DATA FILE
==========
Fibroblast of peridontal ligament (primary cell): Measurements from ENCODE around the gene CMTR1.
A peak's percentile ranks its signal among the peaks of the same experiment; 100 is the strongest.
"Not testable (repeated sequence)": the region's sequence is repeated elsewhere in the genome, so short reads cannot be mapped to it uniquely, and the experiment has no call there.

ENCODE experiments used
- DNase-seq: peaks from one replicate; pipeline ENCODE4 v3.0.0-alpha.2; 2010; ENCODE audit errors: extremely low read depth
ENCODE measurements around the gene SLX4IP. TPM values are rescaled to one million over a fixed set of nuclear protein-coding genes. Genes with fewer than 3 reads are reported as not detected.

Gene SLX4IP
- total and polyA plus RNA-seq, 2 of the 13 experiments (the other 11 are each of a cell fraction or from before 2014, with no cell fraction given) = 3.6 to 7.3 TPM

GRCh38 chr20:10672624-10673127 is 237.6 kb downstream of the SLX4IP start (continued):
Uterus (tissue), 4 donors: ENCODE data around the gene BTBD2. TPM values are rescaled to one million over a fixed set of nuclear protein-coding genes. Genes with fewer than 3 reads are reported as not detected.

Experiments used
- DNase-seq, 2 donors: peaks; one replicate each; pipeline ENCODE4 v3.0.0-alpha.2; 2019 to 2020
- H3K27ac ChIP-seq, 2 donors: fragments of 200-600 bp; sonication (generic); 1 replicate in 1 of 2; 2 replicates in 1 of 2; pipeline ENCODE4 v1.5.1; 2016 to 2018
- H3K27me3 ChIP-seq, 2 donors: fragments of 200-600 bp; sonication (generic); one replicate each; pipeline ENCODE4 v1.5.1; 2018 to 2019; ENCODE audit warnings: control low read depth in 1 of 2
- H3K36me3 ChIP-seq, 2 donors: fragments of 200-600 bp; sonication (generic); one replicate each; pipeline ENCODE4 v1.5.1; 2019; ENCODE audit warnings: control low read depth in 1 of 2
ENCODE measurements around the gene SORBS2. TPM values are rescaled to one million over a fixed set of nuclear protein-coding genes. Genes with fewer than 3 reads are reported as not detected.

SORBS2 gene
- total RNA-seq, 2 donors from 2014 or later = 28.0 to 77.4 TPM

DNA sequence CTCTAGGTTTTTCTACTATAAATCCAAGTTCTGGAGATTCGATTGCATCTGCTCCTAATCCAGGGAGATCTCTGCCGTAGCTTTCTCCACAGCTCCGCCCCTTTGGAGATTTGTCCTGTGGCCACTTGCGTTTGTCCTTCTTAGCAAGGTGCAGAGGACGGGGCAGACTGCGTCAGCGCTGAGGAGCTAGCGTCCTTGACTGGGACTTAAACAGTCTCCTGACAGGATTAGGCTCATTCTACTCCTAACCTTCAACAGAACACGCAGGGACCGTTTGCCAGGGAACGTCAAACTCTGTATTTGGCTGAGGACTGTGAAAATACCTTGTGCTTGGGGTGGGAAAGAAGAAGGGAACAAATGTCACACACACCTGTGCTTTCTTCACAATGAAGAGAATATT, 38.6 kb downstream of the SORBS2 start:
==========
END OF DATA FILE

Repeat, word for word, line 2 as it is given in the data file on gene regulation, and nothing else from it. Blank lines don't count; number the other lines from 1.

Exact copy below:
A peak's percentile ranks its signal among the peaks of the same experiment; 100 is the strongest.